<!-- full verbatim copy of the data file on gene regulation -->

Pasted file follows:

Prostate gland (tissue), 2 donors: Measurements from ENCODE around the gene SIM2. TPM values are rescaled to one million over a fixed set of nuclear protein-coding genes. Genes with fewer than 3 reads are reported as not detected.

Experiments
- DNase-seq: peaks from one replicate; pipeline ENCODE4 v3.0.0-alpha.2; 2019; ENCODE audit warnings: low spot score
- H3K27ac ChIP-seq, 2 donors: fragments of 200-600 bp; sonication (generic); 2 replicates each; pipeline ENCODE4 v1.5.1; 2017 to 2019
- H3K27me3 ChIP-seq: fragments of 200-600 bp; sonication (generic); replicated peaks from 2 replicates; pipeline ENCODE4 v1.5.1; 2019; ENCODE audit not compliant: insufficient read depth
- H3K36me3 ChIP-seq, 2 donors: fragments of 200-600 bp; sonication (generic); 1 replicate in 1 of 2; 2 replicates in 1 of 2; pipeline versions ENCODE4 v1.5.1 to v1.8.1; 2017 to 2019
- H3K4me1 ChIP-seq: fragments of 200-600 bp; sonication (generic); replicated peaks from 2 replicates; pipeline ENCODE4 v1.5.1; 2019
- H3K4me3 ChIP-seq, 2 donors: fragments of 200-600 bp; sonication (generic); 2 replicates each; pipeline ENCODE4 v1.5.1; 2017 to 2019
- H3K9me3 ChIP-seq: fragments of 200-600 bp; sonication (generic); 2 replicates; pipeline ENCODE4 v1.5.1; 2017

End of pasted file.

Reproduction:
Prostate gland (tissue), 2 donors: Measurements from ENCODE around the gene SIM2. TPM values are rescaled to one million over a fixed set of nuclear protein-coding genes. Genes with fewer than 3 reads are reported as not detected.

Experiments
- DNase-seq: peaks from one replicate; pipeline ENCODE4 v3.0.0-alpha.2; 2019; ENCODE audit warnings: low spot score
- H3K27ac ChIP-seq, 2 donors: fragments of 200-600 bp; sonication (generic); 2 replicates each; pipeline ENCODE4 v1.5.1; 2017 to 2019
- H3K27me3 ChIP-seq: fragments of 200-600 bp; sonication (generic); replicated peaks from 2 replicates; pipeline ENCODE4 v1.5.1; 2019; ENCODE audit not compliant: insufficient read depth
- H3K36me3 ChIP-seq, 2 donors: fragments of 200-600 bp; sonication (generic); 1 replicate in 1 of 2; 2 replicates in 1 of 2; pipeline versions ENCODE4 v1.5.1 to v1.8.1; 2017 to 2019
- H3K4me1 ChIP-seq: fragments of 200-600 bp; sonication (generic); replicated peaks from 2 replicates; pipeline ENCODE4 v1.5.1; 2019
- H3K4me3 ChIP-seq, 2 donors: fragments of 200-600 bp; sonication (generic); 2 replicates each; pipeline ENCODE4 v1.5.1; 2017 to 2019
- H3K9me3 ChIP-seq: fragments of 200-600 bp; sonication (generic); 2 replicates; pipeline ENCODE4 v1.5.1; 2017